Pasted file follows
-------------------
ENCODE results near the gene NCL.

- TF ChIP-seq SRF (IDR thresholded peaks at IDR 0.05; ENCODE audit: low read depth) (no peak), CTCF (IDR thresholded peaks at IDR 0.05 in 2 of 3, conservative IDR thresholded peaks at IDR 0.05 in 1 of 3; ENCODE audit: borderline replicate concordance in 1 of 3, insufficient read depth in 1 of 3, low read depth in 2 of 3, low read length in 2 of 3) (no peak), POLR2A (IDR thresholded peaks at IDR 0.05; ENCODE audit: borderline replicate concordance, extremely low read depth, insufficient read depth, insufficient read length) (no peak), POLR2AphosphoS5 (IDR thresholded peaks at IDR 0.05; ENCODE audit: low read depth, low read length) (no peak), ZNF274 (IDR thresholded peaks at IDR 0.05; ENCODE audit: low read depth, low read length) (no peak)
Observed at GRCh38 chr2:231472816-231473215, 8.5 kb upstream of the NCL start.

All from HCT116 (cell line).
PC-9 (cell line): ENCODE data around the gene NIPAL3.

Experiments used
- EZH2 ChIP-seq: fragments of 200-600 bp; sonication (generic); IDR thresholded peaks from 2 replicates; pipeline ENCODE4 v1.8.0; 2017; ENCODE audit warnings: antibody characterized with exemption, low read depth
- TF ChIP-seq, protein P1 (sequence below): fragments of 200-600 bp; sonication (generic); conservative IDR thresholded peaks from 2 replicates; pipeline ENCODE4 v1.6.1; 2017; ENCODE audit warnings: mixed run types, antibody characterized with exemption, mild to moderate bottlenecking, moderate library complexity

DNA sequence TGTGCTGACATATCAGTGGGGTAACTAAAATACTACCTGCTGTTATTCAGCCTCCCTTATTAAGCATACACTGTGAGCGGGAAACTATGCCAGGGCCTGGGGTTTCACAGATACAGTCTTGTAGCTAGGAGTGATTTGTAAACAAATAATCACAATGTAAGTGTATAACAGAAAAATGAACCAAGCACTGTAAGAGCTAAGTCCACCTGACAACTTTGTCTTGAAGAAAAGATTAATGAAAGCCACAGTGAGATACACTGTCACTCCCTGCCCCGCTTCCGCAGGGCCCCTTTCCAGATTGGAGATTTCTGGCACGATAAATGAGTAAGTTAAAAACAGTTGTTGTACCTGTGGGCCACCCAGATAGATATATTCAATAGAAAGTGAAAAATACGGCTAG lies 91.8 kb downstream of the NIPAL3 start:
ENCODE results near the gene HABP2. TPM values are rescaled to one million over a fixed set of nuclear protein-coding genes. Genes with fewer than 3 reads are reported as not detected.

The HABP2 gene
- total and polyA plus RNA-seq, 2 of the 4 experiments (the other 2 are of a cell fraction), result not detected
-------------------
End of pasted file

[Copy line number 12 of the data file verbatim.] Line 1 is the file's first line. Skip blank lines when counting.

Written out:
- total and polyA plus RNA-seq, 2 of the 4 experiments (the other 2 are of a cell fraction), result not detected